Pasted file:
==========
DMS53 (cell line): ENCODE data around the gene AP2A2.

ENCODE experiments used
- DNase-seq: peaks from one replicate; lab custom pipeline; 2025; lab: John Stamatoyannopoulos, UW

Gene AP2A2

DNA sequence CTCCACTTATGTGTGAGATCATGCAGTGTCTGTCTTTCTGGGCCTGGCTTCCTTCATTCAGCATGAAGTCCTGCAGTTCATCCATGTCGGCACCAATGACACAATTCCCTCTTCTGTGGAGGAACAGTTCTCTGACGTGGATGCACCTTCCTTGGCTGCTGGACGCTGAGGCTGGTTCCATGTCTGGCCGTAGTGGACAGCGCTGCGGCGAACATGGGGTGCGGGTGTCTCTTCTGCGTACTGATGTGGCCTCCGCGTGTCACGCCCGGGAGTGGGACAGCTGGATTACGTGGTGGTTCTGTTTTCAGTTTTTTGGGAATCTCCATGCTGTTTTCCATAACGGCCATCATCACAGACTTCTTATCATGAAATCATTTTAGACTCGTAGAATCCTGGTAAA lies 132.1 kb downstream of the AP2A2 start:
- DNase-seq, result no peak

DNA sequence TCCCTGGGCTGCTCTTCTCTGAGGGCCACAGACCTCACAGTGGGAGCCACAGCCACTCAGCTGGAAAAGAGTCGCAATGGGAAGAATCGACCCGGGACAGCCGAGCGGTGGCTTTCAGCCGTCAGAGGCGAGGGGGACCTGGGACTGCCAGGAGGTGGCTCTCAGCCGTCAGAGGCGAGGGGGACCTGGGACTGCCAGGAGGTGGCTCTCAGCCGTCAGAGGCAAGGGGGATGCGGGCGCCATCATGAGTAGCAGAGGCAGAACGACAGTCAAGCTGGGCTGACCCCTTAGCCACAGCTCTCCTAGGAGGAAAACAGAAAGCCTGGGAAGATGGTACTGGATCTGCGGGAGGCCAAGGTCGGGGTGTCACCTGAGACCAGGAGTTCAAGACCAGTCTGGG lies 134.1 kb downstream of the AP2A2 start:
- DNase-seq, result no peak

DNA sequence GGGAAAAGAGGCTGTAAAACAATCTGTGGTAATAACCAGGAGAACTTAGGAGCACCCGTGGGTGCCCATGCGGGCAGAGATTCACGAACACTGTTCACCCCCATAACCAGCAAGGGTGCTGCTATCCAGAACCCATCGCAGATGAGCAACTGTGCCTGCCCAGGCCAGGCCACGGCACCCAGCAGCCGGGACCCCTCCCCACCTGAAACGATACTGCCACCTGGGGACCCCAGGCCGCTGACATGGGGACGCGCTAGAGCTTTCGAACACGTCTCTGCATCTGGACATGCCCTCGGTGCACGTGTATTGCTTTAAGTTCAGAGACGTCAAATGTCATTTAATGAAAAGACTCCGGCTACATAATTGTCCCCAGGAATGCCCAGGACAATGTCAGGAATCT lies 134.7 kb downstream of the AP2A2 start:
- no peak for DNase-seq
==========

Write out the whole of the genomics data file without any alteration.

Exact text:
DMS53 (cell line): ENCODE data around the gene AP2A2.

ENCODE experiments used
- DNase-seq: peaks from one replicate; lab custom pipeline; 2025; lab: John Stamatoyannopoulos, UW

Gene AP2A2

DNA sequence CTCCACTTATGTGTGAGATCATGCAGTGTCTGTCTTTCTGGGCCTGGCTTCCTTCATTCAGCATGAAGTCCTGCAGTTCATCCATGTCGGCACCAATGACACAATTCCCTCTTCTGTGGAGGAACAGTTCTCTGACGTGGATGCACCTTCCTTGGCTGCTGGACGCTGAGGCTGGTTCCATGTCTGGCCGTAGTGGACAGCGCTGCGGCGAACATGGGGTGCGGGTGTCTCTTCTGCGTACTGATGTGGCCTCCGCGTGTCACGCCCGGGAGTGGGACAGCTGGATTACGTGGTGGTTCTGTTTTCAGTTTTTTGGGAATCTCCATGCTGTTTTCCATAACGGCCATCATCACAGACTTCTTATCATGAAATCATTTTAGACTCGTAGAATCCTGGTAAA lies 132.1 kb downstream of the AP2A2 start:
- DNase-seq, result no peak

DNA sequence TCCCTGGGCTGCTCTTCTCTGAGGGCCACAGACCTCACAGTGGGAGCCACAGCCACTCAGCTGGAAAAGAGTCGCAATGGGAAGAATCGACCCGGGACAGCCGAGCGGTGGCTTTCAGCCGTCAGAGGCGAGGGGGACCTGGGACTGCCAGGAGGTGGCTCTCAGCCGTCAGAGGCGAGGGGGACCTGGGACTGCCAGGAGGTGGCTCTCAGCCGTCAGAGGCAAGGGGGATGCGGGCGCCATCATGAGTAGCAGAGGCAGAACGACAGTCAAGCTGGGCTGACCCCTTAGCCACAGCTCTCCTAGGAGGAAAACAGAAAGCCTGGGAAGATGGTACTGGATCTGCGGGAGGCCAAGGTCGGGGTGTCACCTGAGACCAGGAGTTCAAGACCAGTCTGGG lies 134.1 kb downstream of the AP2A2 start:
- DNase-seq, result no peak

DNA sequence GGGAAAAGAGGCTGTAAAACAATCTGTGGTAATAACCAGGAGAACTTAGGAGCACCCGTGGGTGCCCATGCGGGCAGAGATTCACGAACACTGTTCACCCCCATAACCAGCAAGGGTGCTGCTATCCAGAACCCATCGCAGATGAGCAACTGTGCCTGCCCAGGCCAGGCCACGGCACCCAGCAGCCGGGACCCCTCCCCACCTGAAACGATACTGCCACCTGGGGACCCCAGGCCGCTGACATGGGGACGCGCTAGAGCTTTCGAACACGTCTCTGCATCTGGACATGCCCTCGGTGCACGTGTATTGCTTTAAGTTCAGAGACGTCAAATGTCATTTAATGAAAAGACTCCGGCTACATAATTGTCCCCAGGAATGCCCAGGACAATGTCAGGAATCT lies 134.7 kb downstream of the AP2A2 start:
- no peak for DNase-seq